Cycles, though, shouldn’t be subject to unnecessary bans or expected to negotiate good-looking but cycle-unfriendly infrastructure (e.g. slippery cobbles).
Houten in the Netherlands is a good example of a new town that catered well for cycling from the start, and still does.
Cycling, of course, is not simply an urban pursuit. Rural developments need to be accessible on foot and by cycle too (or through active travel combined with public transport).
Also, many people of all ages do or would like to cycle on motor traffic-free routes, for fun, exercise, commuting, tourism, family days out etc. For planning, this means:
- safeguarding routes such as disused railway lines, canal towpaths etc – these can act as long-distance, commercially successful leisure routes, but also form strategically important links for utility cycling
- not interfering with useful, or potentially useful, rights of way (e.g. by developing over a bridleway and severing or extinguishing it). Instead, development should look to enhance the local off-road network for the community’s use
- looking favourably on, for instance, sympathetically designed centres for MTB or BMX activities
- insisting that leisure and tourism developments provide for active travel.
The lay-out of villages, towns and cities influences how healthy residents’ usual mode of transport is likely to be. Indeed, health professionals’ interest in enabling active travel via the built environment has escalated in recent years.
Close collaboration with colleagues in transport, health and education
As the list above suggests, success for active travel via planning means collaborating closely with other departments, especially in transport, health and education.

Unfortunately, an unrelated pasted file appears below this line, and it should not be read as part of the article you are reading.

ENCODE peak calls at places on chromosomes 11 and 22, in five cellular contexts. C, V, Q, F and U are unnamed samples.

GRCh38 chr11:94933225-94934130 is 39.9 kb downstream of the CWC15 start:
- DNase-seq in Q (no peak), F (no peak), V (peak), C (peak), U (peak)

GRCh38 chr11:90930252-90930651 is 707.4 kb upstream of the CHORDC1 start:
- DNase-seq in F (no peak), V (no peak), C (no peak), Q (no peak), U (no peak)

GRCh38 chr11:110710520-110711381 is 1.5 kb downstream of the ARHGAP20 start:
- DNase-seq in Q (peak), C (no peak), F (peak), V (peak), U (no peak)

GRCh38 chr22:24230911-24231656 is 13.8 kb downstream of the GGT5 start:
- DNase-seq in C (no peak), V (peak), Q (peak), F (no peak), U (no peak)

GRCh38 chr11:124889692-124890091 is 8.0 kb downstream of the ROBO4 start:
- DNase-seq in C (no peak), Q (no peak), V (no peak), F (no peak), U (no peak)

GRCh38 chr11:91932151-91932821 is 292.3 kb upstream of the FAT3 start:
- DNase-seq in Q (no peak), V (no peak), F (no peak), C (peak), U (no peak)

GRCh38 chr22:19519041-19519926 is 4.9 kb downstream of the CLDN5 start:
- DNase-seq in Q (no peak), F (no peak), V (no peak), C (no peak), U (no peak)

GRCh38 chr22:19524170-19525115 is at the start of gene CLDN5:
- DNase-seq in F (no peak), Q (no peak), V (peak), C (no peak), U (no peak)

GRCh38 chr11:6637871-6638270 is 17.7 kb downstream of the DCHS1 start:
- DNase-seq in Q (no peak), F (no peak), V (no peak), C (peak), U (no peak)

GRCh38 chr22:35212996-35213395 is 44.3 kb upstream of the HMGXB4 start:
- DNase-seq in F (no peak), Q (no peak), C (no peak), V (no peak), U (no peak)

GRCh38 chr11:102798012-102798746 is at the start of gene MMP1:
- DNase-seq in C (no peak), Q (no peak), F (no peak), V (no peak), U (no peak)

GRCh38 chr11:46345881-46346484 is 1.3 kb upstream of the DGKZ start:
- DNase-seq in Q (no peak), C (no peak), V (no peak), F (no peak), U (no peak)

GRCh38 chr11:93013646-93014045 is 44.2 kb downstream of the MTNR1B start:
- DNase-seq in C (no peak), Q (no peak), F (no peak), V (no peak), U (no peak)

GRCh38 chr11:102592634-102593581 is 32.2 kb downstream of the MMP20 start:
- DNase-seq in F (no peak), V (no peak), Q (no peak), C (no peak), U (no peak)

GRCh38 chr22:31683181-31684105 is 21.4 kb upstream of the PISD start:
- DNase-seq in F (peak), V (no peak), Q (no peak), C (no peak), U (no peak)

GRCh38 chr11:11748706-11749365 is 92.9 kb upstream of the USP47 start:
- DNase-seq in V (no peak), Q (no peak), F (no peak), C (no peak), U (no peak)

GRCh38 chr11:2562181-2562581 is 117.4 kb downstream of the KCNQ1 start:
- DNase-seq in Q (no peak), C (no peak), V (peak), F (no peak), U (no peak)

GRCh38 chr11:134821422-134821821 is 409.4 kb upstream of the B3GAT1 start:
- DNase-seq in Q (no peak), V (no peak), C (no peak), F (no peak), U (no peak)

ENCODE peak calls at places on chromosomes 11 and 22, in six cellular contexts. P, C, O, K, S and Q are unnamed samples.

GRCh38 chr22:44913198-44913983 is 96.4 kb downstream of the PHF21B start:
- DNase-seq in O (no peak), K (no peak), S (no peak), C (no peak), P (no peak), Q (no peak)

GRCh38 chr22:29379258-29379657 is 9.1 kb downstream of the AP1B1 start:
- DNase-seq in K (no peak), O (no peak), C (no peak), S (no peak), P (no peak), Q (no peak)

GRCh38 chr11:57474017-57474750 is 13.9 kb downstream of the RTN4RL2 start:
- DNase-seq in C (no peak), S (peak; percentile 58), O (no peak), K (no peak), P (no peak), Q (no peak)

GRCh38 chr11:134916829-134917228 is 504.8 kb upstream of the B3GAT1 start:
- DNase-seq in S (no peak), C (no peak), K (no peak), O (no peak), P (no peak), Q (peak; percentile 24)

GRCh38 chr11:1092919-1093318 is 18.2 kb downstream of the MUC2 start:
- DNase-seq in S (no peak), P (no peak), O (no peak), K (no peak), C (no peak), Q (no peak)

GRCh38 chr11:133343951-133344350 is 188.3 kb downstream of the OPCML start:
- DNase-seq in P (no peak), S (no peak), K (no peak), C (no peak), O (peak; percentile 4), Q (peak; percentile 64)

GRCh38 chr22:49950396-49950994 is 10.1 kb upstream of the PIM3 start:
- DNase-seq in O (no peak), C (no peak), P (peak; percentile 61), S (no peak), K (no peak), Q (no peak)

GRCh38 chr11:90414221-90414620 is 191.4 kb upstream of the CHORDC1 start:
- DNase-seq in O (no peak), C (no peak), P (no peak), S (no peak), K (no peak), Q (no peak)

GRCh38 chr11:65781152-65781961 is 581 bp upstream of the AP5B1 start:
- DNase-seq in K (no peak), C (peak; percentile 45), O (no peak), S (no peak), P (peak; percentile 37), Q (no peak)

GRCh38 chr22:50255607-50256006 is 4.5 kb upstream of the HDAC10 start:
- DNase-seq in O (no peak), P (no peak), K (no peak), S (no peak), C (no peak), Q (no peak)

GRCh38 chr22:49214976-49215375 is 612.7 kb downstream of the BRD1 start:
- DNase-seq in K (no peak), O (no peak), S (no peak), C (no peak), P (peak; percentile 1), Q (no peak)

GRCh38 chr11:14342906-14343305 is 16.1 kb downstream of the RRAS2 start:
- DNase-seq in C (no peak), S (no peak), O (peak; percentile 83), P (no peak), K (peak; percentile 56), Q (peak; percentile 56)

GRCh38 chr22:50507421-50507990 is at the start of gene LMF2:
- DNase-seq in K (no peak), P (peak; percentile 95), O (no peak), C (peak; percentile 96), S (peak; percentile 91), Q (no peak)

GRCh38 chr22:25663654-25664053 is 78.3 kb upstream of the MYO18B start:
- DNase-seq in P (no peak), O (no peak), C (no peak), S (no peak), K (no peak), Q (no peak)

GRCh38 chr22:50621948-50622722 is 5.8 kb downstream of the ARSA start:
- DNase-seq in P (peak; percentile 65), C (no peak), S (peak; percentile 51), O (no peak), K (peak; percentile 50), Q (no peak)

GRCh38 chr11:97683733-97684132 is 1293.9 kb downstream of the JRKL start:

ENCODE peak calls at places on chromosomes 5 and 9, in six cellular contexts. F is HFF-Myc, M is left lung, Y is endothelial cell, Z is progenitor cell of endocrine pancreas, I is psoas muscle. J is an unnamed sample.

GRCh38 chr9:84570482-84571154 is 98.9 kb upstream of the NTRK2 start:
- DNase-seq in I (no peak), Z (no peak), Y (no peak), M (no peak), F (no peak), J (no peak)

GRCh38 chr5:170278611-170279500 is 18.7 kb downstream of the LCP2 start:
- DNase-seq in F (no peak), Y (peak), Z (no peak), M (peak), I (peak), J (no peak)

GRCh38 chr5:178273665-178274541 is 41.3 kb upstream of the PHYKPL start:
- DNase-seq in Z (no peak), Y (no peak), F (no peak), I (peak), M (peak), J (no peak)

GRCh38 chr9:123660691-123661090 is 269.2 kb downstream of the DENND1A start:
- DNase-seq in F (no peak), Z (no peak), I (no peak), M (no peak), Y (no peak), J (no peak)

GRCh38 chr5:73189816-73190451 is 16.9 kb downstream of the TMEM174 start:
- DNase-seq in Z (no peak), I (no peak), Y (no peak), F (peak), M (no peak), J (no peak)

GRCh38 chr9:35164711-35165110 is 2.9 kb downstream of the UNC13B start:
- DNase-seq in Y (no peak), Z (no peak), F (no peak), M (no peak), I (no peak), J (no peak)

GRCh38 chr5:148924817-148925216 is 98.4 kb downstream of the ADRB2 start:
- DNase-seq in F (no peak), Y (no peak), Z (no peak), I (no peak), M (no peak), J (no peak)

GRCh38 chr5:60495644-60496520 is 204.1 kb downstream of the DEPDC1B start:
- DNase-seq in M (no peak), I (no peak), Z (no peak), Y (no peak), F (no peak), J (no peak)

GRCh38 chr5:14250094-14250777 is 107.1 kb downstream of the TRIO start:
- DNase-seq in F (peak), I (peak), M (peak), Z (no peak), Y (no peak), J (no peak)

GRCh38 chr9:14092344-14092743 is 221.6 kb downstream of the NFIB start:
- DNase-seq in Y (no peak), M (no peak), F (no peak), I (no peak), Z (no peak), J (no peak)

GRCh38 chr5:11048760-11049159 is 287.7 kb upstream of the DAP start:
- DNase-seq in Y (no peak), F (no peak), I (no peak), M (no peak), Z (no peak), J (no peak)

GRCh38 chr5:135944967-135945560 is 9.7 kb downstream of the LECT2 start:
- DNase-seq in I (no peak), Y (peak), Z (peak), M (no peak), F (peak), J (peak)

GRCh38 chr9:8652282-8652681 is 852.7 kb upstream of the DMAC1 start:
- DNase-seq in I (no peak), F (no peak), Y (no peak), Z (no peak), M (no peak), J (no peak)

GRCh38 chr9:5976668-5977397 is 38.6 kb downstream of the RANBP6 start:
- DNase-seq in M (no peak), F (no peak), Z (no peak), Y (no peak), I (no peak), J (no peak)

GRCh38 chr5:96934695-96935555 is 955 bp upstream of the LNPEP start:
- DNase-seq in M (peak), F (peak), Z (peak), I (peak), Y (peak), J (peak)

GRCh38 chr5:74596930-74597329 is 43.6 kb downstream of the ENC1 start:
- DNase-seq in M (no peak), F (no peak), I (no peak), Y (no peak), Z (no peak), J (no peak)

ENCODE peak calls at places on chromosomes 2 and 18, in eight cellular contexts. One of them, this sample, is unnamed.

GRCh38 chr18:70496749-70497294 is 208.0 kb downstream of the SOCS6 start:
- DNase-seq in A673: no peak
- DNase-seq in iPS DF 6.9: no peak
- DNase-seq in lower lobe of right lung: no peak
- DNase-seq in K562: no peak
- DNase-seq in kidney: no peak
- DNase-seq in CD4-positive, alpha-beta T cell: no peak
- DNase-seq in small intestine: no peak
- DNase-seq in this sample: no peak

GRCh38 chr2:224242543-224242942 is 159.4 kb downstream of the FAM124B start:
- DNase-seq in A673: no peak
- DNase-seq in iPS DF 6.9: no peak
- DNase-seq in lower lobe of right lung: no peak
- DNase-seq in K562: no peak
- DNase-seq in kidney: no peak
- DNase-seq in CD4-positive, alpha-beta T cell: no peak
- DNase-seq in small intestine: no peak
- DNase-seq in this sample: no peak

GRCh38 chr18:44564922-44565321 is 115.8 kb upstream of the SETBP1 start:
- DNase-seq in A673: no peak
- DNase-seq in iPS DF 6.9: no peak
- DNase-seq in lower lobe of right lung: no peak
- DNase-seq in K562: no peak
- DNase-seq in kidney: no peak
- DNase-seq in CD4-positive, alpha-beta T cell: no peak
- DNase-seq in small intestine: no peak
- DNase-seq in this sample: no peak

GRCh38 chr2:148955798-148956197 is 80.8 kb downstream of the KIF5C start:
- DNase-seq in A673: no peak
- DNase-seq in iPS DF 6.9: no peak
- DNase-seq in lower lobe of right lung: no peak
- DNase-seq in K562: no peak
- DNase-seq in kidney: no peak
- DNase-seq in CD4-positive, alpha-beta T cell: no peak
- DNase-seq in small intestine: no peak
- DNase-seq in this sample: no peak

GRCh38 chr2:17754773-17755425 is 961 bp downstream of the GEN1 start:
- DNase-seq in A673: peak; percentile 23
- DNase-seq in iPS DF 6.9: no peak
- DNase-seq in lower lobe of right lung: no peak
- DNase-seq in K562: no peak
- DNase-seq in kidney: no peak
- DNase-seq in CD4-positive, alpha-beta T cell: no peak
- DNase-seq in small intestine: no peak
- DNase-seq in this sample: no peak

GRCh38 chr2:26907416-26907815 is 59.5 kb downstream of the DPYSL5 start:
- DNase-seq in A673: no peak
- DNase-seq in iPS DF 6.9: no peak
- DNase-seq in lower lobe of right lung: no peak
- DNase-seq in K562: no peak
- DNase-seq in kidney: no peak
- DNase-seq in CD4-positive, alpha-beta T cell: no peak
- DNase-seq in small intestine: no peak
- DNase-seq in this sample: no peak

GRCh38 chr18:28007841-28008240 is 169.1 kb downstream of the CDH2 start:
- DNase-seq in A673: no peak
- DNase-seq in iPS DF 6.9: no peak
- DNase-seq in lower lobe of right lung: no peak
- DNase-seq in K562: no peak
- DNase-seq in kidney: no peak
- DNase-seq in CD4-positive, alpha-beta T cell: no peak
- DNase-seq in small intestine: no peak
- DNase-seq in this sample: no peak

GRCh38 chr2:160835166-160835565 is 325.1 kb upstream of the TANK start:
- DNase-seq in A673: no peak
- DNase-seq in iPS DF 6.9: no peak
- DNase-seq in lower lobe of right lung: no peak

Meaningful community engagement
Friction between local democracy and national planning objectives is almost inevitable, and one of the best ways of tackling it is through the process of timely, meaningful and transparent engagement with the local community.
This goes for statutory consultation on overarching frameworks as well as for individual planning applications and, depending on the scale, should involve local residents, NGO stakeholders and local interest groups (e.g. cycle campaigns).
While developers may complain if consultation is taking a long time, it is unreasonable to expedite the process at the expense of giving the community time to prepare a case, air and resolve concerns. Objectors are, after all, likely to be unpaid lay people who either have to acquaint themselves with a legalistic system, or call in expert help with little if any financial backing.
If you want cycling to flourish in your neighbourhood, see our advice on how to make the planning system work.
And, to support you in speaking up for cycling, do consider joining our Cycle Advocacy Network
A note on a ‘Third party right of appeal’
At the moment, a developer (1st party) has the right to appeal against a planning decision made by a planning authority (2nd party), but communities or others (i.e. 3rd parties) do not, despite the impact that some approved schemes will have on them.
There are concerns that 3rd party appeals might lead to developments being blocked without good reason, but these could be allayed by permitting such appeals only in certain, limited circumstances, e.g. if the scheme is not in line with the council’s overarching plan, or where it has a financial or other interest.
Cycling UK blogs
- We need pedal-powered planning now
- Making the planning system work for cycle campaigners
- Invest in cycling but fix the planning system too